Portfolios are ranked on the basis of how conservative or aggressive they are an as high risk or low risk.
Preserving the Capital: Conservative Portfolio
This type of portfolio allocates a massive percentage of the total portfolio to low-risk securities. This includes T-bills, government bonds and fixed income securities.
This type of portfolio is also called “capital preservation portfolios.” The goal is not to buck the trend, but to go along with it.
Playing with Risk: Moderately Conservative Portfolio
With this type of portfolio, capital preservation is coupled with a larger appetite for risk, so securities with high dividends and coupon payments are definitely on the table. A strategy associated with this portfolio is “current income”
Balancing the Risk: Moderately Aggressive Portfolio
This is referred to as “balanced portfolios” since an equal amount of money is invested in equities and fixed income securities to get the best of income and growth. This carries a higher level of risk and is for investors with a longer time horizon.
Capitalizing on Risk: Aggressive Portfolio
This refers to a portfolio where investment in equities is higher than fixed income. Investors with a very long time horizon opt for this approach as a meaningful goal is long-term capital growth. This is why an aggressive portfolio follows a “capital growth strategy”.
Encashing on Risk: Very Aggressive Portfolio
This comprises entirely of equities with very little investment in fixed income securities or cash equivalents. Aggressive capital growth over a long-term horizon is the goal here and risk is massive.
Choosing the right asset allocation strategy depends on future needs for capital and the category to which an investor belongs. Amount of cash equivalents depend upon the extent of liquidity required.
There are several different asset allocation strategies and their foals depending upon the time frame of the investor, goals, capital and risk tolerance. Asset allocation strategies include constant weighing, systemic asset allocation, strategic vs tactical asset allocation.
Once the asset allocation strategy is selected reviews are needed so a value of various assets changes. Asset allocation models should be accompanied by reverencing or selling portions of the portfolio that rose significantly and through these, purchase additional units of assets that have declined somewhat or increased at a lesser rate. Asset allocation models maximize profits and lower risk.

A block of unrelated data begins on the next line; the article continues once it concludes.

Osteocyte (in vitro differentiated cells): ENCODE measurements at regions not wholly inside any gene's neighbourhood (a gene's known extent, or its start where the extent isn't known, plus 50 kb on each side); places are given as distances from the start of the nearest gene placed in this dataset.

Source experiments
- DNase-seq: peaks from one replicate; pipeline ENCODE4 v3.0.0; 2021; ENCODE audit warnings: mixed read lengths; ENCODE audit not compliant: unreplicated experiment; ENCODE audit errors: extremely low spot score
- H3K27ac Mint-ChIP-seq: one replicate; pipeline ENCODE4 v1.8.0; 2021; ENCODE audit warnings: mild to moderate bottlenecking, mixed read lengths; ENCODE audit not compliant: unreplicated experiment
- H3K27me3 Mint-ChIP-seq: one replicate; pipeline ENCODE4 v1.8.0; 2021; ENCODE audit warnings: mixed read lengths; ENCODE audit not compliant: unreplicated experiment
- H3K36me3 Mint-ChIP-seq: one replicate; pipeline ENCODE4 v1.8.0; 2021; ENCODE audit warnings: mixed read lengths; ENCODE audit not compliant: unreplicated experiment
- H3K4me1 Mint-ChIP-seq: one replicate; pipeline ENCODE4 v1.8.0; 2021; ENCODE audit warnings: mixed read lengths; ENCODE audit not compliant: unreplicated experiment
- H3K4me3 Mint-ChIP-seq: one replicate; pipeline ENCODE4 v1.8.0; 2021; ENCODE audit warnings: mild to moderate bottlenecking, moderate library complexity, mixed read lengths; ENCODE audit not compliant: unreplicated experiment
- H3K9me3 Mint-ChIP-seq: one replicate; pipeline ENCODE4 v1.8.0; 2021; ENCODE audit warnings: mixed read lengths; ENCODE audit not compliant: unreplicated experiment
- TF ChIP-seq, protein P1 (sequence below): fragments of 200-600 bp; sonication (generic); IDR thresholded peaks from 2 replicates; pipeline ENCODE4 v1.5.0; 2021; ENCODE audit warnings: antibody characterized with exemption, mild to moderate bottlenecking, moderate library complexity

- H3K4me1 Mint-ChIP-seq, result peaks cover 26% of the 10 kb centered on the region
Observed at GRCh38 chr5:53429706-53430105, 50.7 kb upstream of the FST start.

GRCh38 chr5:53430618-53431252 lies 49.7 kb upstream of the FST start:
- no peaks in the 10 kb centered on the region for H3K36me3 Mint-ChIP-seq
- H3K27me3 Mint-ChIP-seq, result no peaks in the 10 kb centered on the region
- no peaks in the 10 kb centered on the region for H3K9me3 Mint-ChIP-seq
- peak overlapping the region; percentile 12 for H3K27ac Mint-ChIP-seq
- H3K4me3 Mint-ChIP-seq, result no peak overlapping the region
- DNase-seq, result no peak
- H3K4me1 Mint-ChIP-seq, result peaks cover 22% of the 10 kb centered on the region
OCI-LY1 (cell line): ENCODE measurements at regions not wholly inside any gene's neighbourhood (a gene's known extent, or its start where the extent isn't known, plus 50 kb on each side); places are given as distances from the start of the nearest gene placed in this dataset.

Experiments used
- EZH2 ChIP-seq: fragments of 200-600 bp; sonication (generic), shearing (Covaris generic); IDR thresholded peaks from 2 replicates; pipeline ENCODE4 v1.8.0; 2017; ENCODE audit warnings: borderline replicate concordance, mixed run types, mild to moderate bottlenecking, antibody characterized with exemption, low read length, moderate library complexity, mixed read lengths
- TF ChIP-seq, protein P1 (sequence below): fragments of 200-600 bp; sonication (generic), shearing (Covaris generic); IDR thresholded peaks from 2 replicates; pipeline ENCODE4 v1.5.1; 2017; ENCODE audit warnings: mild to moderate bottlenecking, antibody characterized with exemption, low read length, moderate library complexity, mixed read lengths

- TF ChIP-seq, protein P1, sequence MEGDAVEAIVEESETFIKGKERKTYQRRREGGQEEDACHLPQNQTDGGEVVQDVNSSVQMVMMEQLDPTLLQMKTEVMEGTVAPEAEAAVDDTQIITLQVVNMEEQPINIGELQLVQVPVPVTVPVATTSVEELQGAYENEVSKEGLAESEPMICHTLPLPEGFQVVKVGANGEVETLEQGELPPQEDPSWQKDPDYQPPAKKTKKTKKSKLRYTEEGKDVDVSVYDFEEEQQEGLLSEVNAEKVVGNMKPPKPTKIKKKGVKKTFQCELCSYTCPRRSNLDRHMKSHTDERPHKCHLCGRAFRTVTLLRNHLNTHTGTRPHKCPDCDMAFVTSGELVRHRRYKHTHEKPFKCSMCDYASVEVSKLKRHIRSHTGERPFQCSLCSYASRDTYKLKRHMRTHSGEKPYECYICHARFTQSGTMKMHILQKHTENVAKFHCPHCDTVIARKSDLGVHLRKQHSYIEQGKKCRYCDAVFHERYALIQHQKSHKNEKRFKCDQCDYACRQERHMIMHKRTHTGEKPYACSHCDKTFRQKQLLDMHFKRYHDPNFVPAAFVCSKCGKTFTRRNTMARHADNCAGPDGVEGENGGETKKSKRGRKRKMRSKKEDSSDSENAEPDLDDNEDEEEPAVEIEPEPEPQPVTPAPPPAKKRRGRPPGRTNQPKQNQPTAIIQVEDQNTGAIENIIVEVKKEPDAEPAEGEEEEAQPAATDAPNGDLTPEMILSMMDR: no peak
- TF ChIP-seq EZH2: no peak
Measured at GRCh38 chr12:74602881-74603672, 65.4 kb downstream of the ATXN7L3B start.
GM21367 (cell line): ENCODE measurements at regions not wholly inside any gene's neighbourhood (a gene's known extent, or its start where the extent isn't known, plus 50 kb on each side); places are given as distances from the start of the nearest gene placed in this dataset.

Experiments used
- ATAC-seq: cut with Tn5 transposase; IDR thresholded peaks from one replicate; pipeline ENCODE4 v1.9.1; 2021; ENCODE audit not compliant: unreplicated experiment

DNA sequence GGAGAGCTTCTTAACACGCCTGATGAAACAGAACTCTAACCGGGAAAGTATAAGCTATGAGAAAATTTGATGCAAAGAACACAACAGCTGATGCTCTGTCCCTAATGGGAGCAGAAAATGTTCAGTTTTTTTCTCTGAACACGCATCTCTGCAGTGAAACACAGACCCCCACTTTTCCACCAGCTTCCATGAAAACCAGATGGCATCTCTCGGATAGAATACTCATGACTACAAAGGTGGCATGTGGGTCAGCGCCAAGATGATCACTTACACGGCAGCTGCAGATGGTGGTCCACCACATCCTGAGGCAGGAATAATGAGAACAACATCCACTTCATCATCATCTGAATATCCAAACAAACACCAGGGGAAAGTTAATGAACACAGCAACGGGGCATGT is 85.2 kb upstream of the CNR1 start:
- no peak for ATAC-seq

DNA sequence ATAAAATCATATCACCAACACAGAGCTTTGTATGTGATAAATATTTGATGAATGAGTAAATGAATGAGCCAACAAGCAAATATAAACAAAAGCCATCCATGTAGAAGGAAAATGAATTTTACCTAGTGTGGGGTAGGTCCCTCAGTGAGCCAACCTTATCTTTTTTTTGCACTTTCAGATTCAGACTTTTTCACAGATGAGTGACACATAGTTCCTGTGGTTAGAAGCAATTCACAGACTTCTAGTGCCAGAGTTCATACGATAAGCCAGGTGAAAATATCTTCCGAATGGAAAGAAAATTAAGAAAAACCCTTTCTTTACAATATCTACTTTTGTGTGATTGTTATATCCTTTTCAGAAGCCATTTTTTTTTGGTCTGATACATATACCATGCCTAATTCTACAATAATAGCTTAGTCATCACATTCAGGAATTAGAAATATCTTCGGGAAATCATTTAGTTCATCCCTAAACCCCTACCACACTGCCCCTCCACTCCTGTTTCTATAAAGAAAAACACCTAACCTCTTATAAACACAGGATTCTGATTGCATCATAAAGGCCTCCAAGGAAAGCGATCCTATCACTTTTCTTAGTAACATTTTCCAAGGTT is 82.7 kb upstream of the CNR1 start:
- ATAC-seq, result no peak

Different Asset Allocation Strategies: The Right Asset Mix
An appropriate asset mix is a matter of assessing overall risk and return. Depending upon the goals and appetite for risk, a certain strategy may be up for grabs.
Asset Allocation Strategy: Buy and Hold Strategy
This method of asset allocation sticks to a base policy mix which is a combination of assets in a proportion associated with expected rates of return. For example, if stocks returned 5% per year and bonds returned 10%, a 50% mix of these would yield 7.5% returns per annum.
Constant-Weighting Asset Allocation Strategy: Re-balancing the Portfolio
A constant weighting approach to asset allocation involves constant re-balancing of the portfolio. This is completely against a buy and holds strategy characteristic of asset allocation strategy.
With this approach, asset values that are declining are purchased more while asset values that are rising are sold more. A portfolio should be re-balanced to the original mix when the given asset class moves 5% from the original values.
Tactical Asset Allocation Strategy: Deviations from the Mix
This asset allocation strategy can become rigid over the long term. Short term tactical deviations are needed to capitalize on investment and growth opportunities. This is a moderately active strategy so the portfolio may be adjusted to the short term and then re-balanced to the long-term asset position.
Dynamic Asset Allocation Strategy: Adjusting the Mix
In this active asset allocation strategy, investors adjust the mix depending upon the state of the market and the economy. Selling assets that are declining and purchasing assets that are increasing make this the exact opposite of the constant weighting strategy.
In this asset allocation strategy, whether the market is bull or bear determines your strategy rather than being caught in a herd or group mentality.